And Sammy’s Milk Baby Food did not only offer formula with a side of germs. It also offered lead. According to an ABC7.com news article, a lawsuit filed in Orange County, CA, in June of this year cited Graceleigh Inc. as one of two companies whose baby formula products contained unacceptable levels of the neurotoxin. Ceasing trade in the state of California, the company is till under investigation for allowing the release of products containing between 13 and 15 times the maximum allowable dose of lead.(3)
OK, so we have lead – which is toxic but a naturally occurring element – and we have the bacterium cronobacter.
But how does the chemical melamine enter the picture? July of this year marks a decade since the country’s biggest infant formula scandal rocked China when urologist Zhang Wei first treated four pediatric patients with kidney stones. Since kidney stones are rarely found in children – especially in babies – the doctor intuited that the cause must be something common to all of the patients, ultimately tracking it down to commercially manufactured powdered formula. In a scandal that would eventually sicken more than 300,000 babies and kill 6, the Chinese government declared a national food-safety emergency when it was found that melamine had been added to milk in order to boost its protein levels. In the aftermath, one of the companies which supplied the tainted product, Sanlu, was forced into bankruptcy, with its chairwoman given a life sentence for failing to stop the sale of the contaminated product. She fared better than the dairy farmer and local supplier who distributed tainted powder, however – both were executed the following year.(4)
Looking back at the Chinese infant formula scandal it is easy to place the responsibility squarely on the shoulders of corporations like Sanlu whose profit margins demand an ever-increasing turnover. In his 2017 book, On Feeding the Masses: An Anatomy of Regulatory Failure in China, author John Yasuda notes that the increasing prosperity in China has led to an uptick in demand for milk which is not supported by the country’s dairy industry. In an article in Quartz, Yasuda notes: ‘”The government was sort of trying to encourage milk consumption,” […] But most of the large milk conglomerates didn’t have their own pasture lands, so more and more small farmers were roped in as suppliers to large firms, and asked to meet demanding production schedules.’(5) And, as we know, where demand for production exceeds ability to produce shortcuts are inevitably taken leading to problems further down the line. And this is probably why the scandal provoked a decade’s worth of legislative reform in China, as new food safety laws were put into place. As of the beginning of this year, any infant formula product – whether produced domestically or imported – must obtain a registration from the China Food and Drug Administration (CFDA) before it can legally be sold.(6) Interestingly, given the erstwhile bewildering number of competing formula products, each company can now register a maximum of nine formulas within three product series. And each registration may come at a price: on-site inspections of applicants – including foreign manufacturers – at the discretion of the CFDA. We’ll be interested to see how that plays out in the upcoming months.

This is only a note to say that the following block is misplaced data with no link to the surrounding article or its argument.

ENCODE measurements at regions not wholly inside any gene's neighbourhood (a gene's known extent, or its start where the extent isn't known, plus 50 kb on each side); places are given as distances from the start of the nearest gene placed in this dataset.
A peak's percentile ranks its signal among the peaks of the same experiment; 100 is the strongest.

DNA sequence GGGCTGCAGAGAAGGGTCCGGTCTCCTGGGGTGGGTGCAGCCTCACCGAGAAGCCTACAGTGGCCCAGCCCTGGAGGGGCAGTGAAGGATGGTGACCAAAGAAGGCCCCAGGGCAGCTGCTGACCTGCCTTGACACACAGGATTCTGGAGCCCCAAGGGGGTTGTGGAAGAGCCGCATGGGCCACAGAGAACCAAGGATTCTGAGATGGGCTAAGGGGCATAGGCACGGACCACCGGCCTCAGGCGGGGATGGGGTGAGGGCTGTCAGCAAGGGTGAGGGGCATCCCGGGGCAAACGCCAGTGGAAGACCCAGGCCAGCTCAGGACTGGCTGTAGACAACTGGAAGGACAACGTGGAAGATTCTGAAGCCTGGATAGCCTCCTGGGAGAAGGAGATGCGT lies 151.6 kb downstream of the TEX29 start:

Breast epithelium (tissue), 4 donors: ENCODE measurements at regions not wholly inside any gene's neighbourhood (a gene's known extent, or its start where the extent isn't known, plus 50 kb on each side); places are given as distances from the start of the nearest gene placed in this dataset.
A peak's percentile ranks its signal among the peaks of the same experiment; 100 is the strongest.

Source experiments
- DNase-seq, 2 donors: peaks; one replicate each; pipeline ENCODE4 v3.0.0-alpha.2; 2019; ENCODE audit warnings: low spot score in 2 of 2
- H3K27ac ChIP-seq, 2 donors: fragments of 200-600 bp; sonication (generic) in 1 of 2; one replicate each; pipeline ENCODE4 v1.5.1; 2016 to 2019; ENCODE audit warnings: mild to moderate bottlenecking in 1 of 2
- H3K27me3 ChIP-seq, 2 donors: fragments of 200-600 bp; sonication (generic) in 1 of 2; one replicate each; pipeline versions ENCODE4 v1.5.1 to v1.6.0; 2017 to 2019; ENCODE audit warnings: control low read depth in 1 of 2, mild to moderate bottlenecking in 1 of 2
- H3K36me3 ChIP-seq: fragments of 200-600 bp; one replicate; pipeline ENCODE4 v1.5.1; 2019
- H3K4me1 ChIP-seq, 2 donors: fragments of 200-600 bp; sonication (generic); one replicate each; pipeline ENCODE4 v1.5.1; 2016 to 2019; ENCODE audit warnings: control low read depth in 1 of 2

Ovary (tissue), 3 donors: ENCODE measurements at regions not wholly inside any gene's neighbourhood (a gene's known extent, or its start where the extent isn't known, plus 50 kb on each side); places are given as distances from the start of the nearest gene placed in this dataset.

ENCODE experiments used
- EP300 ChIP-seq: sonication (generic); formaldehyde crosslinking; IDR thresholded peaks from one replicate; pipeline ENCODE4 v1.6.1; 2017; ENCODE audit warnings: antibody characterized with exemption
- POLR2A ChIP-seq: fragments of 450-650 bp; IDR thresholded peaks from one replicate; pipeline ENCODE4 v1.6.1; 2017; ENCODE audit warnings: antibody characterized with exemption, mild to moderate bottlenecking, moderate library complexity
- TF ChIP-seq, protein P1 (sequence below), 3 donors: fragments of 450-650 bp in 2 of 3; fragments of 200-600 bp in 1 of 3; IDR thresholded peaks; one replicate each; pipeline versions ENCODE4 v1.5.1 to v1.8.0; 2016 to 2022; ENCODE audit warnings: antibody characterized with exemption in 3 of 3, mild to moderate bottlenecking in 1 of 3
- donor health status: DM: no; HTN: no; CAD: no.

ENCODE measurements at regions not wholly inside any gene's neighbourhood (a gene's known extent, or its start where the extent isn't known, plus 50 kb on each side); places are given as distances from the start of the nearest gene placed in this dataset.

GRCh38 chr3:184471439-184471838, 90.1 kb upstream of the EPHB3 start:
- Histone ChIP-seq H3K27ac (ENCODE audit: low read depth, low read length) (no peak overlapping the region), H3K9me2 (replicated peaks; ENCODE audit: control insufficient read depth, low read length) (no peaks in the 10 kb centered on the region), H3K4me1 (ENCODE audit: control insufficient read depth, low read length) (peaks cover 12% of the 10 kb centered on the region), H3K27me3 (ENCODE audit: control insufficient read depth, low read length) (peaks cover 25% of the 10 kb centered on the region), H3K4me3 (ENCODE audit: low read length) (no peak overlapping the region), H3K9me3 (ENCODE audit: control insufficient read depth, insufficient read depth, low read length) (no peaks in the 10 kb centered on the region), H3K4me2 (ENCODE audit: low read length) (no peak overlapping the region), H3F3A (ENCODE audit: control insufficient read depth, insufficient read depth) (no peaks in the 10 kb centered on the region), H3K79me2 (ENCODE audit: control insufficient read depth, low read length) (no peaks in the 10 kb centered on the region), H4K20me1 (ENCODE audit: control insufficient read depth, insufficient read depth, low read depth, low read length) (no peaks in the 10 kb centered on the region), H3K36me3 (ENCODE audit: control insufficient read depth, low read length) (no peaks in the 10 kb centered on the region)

And besides melamine, cronobacter, and salmonella, there’s now a new problem of contamination in powdered infant formulae – have you ever heard of ‘fried rice syndrome’?
Although it sounds like a joke, ‘fried rice syndrome’ is anything but. In June of this year, it was reported that a Texas diner, Germaine Mobley, filed a $1million suit against a Chinese buffet restaurant after a lunch sent her to hospital, ultimately ending up in the intensive care unit. The culprit in that case was the spores of a bacterium known as Bacillus cereus which is often found in cooked foods that should be hot when ingested but which are improperly maintained at room temperature. Although undetectable by taste, the spores of B cereus, a Gram-positive aerobic (or facultatively anaerobic), rod-shaped bacterium, attack a host in two rather unpleasant ways. Initially the bacterium acts as a potent emetic, producing a heat-stable cerulide that induces vomiting within as few as 30 minutes of exposure. Later, after an incubation period of between 6 and 15 hours, it produces enterotoxins (nonhemolytic enterotoxin, cytotoxin, and hemolysin) which result in diarrhea leading to dehydration and increased frailty in those affected.(7)